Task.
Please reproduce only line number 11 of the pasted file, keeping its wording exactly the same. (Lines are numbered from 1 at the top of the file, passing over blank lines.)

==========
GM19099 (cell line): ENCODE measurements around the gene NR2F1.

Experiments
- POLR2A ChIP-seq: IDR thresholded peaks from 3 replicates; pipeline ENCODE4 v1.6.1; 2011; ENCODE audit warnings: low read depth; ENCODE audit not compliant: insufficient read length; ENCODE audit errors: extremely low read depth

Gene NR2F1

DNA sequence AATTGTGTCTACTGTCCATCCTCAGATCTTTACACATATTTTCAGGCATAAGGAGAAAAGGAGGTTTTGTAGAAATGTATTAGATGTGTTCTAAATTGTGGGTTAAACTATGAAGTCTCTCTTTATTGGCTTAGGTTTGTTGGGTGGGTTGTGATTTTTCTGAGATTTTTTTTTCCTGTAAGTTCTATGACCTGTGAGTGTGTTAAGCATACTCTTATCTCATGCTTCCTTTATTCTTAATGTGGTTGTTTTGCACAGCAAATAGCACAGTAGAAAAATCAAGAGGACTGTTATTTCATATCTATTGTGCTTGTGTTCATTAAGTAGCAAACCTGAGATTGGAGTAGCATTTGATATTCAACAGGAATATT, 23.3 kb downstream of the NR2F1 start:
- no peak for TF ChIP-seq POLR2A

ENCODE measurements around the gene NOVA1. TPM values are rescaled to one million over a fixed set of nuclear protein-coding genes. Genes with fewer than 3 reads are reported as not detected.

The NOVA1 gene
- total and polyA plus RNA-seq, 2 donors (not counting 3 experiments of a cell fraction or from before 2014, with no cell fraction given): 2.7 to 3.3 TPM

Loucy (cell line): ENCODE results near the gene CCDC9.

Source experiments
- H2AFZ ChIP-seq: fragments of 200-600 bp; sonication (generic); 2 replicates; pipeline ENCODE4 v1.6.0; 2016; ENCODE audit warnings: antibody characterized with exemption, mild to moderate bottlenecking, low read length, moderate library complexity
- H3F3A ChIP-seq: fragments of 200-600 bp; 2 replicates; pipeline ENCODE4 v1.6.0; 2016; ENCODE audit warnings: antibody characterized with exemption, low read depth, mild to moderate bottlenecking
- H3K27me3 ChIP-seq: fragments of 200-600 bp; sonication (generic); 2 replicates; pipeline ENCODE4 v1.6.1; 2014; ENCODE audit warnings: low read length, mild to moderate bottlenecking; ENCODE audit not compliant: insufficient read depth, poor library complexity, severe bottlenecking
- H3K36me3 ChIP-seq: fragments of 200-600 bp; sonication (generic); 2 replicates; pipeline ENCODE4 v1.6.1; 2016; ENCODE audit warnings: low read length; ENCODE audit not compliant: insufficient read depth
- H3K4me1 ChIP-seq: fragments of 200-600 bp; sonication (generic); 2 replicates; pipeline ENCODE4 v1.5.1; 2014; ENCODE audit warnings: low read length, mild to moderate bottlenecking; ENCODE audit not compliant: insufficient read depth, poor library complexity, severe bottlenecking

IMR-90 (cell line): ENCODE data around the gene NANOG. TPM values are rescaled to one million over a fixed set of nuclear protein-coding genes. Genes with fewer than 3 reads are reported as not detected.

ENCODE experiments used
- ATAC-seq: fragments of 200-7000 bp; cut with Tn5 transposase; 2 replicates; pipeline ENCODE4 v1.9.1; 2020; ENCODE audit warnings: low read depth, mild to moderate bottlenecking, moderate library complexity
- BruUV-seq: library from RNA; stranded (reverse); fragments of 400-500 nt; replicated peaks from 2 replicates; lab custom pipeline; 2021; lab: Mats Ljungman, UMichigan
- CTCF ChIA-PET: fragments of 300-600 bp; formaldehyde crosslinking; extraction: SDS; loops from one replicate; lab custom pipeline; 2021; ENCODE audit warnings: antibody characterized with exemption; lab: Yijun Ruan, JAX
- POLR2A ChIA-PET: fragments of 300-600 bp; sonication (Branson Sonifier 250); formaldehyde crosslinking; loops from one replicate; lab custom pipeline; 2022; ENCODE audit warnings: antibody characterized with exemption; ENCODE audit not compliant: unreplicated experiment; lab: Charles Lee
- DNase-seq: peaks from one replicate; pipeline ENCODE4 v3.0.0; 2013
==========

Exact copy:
Source experiments